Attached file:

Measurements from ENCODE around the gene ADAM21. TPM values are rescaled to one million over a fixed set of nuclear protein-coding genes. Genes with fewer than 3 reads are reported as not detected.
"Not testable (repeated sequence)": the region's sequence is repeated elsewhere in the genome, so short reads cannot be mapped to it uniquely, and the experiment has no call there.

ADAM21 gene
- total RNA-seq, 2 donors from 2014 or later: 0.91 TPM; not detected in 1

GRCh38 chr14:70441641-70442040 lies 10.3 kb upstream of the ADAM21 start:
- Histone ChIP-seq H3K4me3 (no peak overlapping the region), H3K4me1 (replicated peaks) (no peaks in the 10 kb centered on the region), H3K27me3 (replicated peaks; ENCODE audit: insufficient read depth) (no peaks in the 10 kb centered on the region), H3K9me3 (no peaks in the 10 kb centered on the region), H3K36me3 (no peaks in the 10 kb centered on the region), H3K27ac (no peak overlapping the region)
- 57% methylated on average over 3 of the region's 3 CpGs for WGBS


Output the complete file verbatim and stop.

Measurements from ENCODE around the gene ADAM21. TPM values are rescaled to one million over a fixed set of nuclear protein-coding genes. Genes with fewer than 3 reads are reported as not detected.
"Not testable (repeated sequence)": the region's sequence is repeated elsewhere in the genome, so short reads cannot be mapped to it uniquely, and the experiment has no call there.

ADAM21 gene
- total RNA-seq, 2 donors from 2014 or later: 0.91 TPM; not detected in 1

GRCh38 chr14:70441641-70442040 lies 10.3 kb upstream of the ADAM21 start:
- Histone ChIP-seq H3K4me3 (no peak overlapping the region), H3K4me1 (replicated peaks) (no peaks in the 10 kb centered on the region), H3K27me3 (replicated peaks; ENCODE audit: insufficient read depth) (no peaks in the 10 kb centered on the region), H3K9me3 (no peaks in the 10 kb centered on the region), H3K36me3 (no peaks in the 10 kb centered on the region), H3K27ac (no peak overlapping the region)
- 57% methylated on average over 3 of the region's 3 CpGs for WGBS